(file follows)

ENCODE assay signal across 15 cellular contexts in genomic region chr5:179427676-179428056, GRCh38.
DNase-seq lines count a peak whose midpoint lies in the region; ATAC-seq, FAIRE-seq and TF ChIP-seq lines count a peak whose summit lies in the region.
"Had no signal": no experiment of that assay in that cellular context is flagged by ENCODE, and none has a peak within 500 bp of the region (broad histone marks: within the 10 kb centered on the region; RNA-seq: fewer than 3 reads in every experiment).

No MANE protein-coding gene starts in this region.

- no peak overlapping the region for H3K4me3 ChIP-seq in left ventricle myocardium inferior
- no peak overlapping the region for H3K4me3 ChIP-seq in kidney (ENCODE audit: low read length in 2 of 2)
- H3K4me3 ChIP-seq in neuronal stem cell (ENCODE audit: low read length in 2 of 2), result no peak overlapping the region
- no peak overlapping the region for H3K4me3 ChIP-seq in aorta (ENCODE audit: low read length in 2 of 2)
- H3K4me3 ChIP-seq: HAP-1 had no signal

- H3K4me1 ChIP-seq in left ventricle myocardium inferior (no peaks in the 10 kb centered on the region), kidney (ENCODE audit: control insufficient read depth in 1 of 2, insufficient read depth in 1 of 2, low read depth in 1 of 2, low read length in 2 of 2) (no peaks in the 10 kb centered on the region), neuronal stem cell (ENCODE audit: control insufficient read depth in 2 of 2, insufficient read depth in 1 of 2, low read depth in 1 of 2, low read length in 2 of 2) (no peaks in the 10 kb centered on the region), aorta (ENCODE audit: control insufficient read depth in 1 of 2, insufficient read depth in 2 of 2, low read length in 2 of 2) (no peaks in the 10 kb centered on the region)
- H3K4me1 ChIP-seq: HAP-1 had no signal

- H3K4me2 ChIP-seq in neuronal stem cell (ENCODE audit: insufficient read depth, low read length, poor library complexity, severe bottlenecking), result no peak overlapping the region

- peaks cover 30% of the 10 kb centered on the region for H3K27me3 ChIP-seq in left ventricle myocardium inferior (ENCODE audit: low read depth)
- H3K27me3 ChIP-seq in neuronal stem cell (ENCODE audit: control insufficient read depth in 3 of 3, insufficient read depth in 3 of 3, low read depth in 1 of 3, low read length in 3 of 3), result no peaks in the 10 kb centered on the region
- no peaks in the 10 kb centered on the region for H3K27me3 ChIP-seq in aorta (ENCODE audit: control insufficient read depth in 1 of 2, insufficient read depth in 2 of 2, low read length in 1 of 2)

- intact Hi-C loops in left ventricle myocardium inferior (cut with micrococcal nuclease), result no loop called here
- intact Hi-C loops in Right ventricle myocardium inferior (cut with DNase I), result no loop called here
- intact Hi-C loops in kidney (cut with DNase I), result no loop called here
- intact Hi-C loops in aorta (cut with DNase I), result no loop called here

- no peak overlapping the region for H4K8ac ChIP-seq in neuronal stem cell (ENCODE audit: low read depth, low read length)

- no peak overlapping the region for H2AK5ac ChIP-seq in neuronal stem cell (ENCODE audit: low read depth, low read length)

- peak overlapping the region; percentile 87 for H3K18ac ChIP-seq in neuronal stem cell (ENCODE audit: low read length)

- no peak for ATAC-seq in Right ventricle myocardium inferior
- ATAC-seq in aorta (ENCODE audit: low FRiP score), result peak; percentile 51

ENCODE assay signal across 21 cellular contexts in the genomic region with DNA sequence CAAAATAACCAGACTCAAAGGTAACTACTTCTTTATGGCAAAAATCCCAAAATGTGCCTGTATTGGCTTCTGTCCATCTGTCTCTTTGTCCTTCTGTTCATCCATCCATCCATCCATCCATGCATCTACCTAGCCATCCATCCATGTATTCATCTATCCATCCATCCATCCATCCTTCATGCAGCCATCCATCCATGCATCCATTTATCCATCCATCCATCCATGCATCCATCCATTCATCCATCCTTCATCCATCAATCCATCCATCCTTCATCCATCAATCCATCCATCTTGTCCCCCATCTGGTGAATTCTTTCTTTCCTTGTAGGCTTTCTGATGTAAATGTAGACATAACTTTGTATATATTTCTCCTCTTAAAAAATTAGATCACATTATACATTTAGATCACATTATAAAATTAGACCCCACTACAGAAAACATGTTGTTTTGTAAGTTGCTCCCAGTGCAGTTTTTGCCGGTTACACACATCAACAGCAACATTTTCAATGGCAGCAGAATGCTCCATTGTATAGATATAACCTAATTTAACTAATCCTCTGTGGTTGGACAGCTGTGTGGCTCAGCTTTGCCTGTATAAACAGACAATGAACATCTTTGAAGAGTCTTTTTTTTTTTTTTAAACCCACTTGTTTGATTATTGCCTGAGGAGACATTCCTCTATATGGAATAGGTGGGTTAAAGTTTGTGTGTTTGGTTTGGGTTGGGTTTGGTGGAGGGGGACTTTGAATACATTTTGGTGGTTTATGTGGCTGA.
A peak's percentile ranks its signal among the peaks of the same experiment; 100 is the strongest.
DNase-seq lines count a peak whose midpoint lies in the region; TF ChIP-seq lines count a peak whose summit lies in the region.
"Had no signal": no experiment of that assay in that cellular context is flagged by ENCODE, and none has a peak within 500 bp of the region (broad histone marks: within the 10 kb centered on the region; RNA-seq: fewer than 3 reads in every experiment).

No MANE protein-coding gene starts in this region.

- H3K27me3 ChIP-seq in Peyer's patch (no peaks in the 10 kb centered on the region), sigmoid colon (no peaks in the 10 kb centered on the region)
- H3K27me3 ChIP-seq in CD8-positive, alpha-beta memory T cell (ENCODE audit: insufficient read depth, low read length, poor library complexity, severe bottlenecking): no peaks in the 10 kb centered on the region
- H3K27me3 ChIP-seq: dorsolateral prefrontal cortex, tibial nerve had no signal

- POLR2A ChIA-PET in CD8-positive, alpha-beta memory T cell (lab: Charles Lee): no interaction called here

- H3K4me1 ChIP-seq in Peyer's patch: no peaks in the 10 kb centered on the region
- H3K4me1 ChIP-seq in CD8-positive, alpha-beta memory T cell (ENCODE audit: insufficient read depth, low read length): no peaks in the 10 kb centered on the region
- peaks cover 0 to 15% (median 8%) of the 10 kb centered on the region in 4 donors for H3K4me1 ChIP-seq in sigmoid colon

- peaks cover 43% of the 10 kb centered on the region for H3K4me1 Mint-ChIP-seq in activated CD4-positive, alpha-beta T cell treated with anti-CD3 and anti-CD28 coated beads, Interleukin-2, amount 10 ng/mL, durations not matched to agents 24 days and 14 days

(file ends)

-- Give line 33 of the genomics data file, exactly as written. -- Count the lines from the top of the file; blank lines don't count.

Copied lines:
- POLR2A ChIA-PET in CD8-positive, alpha-beta memory T cell (lab: Charles Lee): no interaction called here